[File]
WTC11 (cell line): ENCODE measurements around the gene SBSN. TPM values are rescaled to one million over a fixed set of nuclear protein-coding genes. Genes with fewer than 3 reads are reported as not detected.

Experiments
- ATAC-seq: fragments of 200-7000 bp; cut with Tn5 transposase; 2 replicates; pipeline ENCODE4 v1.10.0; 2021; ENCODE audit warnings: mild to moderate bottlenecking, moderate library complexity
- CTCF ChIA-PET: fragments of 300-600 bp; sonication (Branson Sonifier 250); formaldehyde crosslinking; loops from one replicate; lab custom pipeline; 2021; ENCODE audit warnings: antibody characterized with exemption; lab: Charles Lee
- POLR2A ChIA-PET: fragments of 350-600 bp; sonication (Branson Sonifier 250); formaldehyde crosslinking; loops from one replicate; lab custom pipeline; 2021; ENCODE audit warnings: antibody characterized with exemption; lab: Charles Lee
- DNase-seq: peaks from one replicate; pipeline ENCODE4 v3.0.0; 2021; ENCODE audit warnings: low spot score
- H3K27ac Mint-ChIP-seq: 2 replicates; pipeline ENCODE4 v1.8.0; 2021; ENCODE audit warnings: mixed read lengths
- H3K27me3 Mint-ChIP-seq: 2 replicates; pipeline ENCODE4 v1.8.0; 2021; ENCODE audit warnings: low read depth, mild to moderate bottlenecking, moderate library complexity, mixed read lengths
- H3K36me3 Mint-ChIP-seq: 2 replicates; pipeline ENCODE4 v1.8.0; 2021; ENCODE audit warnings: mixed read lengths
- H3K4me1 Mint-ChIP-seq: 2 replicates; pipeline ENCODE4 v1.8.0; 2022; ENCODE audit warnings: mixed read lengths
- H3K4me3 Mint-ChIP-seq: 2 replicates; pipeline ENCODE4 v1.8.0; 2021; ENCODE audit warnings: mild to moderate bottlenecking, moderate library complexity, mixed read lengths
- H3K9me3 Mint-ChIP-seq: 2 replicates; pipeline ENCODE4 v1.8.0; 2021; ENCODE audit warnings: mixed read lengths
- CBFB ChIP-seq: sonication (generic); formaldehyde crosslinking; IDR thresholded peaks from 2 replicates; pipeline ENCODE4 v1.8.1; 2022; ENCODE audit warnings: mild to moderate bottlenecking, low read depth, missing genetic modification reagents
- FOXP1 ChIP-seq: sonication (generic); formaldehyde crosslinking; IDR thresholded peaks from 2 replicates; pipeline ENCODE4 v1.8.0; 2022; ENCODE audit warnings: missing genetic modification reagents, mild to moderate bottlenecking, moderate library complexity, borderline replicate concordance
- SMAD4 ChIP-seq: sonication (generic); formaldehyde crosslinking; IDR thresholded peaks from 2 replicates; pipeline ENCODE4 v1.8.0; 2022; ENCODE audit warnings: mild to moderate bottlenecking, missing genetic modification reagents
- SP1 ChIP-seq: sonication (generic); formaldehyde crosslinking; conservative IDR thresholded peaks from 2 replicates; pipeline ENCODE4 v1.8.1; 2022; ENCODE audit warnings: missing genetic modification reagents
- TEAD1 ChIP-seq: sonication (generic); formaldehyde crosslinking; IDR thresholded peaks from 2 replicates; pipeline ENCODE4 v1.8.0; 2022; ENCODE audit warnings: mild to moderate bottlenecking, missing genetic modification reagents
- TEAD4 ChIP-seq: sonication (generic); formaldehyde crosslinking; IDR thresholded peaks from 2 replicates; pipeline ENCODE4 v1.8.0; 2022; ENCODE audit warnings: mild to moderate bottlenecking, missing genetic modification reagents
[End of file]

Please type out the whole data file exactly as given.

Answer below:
WTC11 (cell line): ENCODE measurements around the gene SBSN. TPM values are rescaled to one million over a fixed set of nuclear protein-coding genes. Genes with fewer than 3 reads are reported as not detected.

Experiments
- ATAC-seq: fragments of 200-7000 bp; cut with Tn5 transposase; 2 replicates; pipeline ENCODE4 v1.10.0; 2021; ENCODE audit warnings: mild to moderate bottlenecking, moderate library complexity
- CTCF ChIA-PET: fragments of 300-600 bp; sonication (Branson Sonifier 250); formaldehyde crosslinking; loops from one replicate; lab custom pipeline; 2021; ENCODE audit warnings: antibody characterized with exemption; lab: Charles Lee
- POLR2A ChIA-PET: fragments of 350-600 bp; sonication (Branson Sonifier 250); formaldehyde crosslinking; loops from one replicate; lab custom pipeline; 2021; ENCODE audit warnings: antibody characterized with exemption; lab: Charles Lee
- DNase-seq: peaks from one replicate; pipeline ENCODE4 v3.0.0; 2021; ENCODE audit warnings: low spot score
- H3K27ac Mint-ChIP-seq: 2 replicates; pipeline ENCODE4 v1.8.0; 2021; ENCODE audit warnings: mixed read lengths
- H3K27me3 Mint-ChIP-seq: 2 replicates; pipeline ENCODE4 v1.8.0; 2021; ENCODE audit warnings: low read depth, mild to moderate bottlenecking, moderate library complexity, mixed read lengths
- H3K36me3 Mint-ChIP-seq: 2 replicates; pipeline ENCODE4 v1.8.0; 2021; ENCODE audit warnings: mixed read lengths
- H3K4me1 Mint-ChIP-seq: 2 replicates; pipeline ENCODE4 v1.8.0; 2022; ENCODE audit warnings: mixed read lengths
- H3K4me3 Mint-ChIP-seq: 2 replicates; pipeline ENCODE4 v1.8.0; 2021; ENCODE audit warnings: mild to moderate bottlenecking, moderate library complexity, mixed read lengths
- H3K9me3 Mint-ChIP-seq: 2 replicates; pipeline ENCODE4 v1.8.0; 2021; ENCODE audit warnings: mixed read lengths
- CBFB ChIP-seq: sonication (generic); formaldehyde crosslinking; IDR thresholded peaks from 2 replicates; pipeline ENCODE4 v1.8.1; 2022; ENCODE audit warnings: mild to moderate bottlenecking, low read depth, missing genetic modification reagents
- FOXP1 ChIP-seq: sonication (generic); formaldehyde crosslinking; IDR thresholded peaks from 2 replicates; pipeline ENCODE4 v1.8.0; 2022; ENCODE audit warnings: missing genetic modification reagents, mild to moderate bottlenecking, moderate library complexity, borderline replicate concordance
- SMAD4 ChIP-seq: sonication (generic); formaldehyde crosslinking; IDR thresholded peaks from 2 replicates; pipeline ENCODE4 v1.8.0; 2022; ENCODE audit warnings: mild to moderate bottlenecking, missing genetic modification reagents
- SP1 ChIP-seq: sonication (generic); formaldehyde crosslinking; conservative IDR thresholded peaks from 2 replicates; pipeline ENCODE4 v1.8.1; 2022; ENCODE audit warnings: missing genetic modification reagents
- TEAD1 ChIP-seq: sonication (generic); formaldehyde crosslinking; IDR thresholded peaks from 2 replicates; pipeline ENCODE4 v1.8.0; 2022; ENCODE audit warnings: mild to moderate bottlenecking, missing genetic modification reagents
- TEAD4 ChIP-seq: sonication (generic); formaldehyde crosslinking; IDR thresholded peaks from 2 replicates; pipeline ENCODE4 v1.8.0; 2022; ENCODE audit warnings: mild to moderate bottlenecking, missing genetic modification reagents